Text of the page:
• A history of professional, respectful, and ethical interactions with other faculty members, students, and staff.
  • Professional service contributions that enhance the faculty member’s visibility and the visibility of Mines.
  • University service that demonstrates measurable contributions to Mines.

More details on possible paths to success are outlined below.

Consistent with Mines’ “excellence” and “impact” goals discussed above, the success and impact of graduate student mentoring, scholarship, and service are judged relative to norms at comparable programs at peer and aspirational peer universities.

At Mines, a faculty member must go up for tenure no later than the fall of her/his 6th year as a T/TT professor, unless an extension has been granted.  The Faculty Handbook permits consideration of tenure and promotion earlier than the 6th year. Two early-consideration situations exist: (a) faculty members who start their career as Assistant Professors at Mines, and (b) faculty members who are hired at Mines after several successful years at a peer university or other entity (e.g., government laboratory).

For situation (a), candidates are expected to demonstrate a very strong case of sustainable scholarship and success in teaching,

For situation (b), the candidate’s performance at their previous institution(s) should be given full credit in the evaluation of tenure and/or promotion at Mines.

In either scenario, the candidate shall be evaluated solely on the strength of his or her record in meeting the criteria outlined here, not on time served.  Length of service at CSM or elsewhere shall not be a specific consideration, and candidates seeking early tenure shall be held to neither a higher nor a lower standard than those of other candidates. 

Prior to submittal of a completed package for review, potential candidates are strongly encouraged to discuss their cases with the chair of the Departmental Promotion and Tenure Committee (DPT), the Department Head, and the Dean.

Examples of successful teaching for those promoted to Associate Professor with tenure may include:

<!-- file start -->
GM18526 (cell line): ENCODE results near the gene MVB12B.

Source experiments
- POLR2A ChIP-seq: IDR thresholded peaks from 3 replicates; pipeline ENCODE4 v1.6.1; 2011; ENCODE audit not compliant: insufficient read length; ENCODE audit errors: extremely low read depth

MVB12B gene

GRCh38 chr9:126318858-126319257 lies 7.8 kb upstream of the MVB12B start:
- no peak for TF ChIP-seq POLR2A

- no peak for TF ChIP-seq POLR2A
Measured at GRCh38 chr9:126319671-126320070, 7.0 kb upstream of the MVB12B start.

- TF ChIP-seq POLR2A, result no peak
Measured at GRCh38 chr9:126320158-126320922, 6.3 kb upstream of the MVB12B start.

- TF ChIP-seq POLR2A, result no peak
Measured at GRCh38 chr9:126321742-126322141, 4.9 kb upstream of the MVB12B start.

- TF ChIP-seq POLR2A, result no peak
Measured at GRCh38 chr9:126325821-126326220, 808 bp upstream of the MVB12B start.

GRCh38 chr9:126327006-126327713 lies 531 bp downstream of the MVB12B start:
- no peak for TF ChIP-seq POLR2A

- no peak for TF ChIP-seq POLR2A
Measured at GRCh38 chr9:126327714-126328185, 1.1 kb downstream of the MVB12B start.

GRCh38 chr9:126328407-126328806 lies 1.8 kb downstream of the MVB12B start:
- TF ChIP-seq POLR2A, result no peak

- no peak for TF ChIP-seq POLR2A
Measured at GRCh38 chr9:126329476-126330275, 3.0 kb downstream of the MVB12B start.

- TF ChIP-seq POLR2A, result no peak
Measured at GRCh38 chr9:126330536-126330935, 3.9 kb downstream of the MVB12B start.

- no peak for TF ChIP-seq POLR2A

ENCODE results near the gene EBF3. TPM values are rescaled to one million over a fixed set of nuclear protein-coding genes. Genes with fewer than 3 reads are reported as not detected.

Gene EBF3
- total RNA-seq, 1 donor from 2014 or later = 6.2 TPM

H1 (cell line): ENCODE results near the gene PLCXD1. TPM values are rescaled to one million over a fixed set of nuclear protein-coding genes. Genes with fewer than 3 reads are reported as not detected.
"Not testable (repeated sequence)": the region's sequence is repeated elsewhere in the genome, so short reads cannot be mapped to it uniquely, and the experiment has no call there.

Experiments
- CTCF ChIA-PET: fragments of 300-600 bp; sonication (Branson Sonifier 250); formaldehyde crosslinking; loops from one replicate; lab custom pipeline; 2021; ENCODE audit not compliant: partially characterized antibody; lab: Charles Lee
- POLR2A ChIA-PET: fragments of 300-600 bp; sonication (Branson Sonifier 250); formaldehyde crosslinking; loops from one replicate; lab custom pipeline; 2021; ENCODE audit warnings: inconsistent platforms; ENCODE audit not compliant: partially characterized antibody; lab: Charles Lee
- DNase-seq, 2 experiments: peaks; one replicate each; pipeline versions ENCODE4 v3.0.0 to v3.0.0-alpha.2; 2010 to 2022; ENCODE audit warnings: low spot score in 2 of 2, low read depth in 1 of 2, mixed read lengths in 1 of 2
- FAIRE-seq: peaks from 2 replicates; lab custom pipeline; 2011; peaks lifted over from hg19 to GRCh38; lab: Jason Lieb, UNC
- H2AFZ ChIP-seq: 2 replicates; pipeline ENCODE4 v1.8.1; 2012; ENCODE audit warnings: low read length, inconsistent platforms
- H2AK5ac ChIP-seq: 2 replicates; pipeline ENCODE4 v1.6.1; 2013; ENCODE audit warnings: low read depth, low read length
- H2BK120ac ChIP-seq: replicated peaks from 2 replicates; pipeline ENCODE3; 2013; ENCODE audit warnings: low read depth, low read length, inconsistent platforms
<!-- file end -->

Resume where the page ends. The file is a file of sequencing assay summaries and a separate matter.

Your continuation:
• Dedicated, high-quality student instruction at the undergraduate and graduate levels as demonstrated by the following:  student evaluations, teaching portfolio that includes examples of teaching methods and/or effectiveness, teaching statements, and teaching awards. In general, it is expected that all faculty members participate in the teaching mission of the Department/Program, College, and Mines by teaching courses that are required by degree programs.
  • Designing or leading of classroom activities that enhance the educational experience or that are important to the teaching mission, including leading undergraduate and graduate independent studies, advising senior design teams, teaching field session, etc.
  • Development and implementation of highly effective or innovative teaching methods and incorporation of feedback from formalized assessments, where appropriate.
  • Development of teaching infrastructure.
  • Developing new courses or creating enhancements to existing course structures.
  • Demonstration of successful out-of-classroom activities that enhance learning or the student experience, including relevant publications, participation in workshops and development activities to improve as an instructor.
  • Demonstrating effectiveness in creating an academic environment that is open, supportive, and encouraging to all students, including development of particularly effective strategies for the educational advancement of students in various underrepresented groups.
  • Demonstrating quality mentoring and the successful completion of graduate students at the PhD or MS-thesis levels, where graduate programs exist, and evidence that current PhD students are on track to graduate (e.g., published journal papers, outputs of research co-authored by graduate students, completed milestone exams, etc.). Evaluators may also consider the post-graduate placement and career success of graduated students as indicators of successful graduate student mentoring.  Significant mentoring, supervision, or participation in non-thesis master’s programs may also be relevant.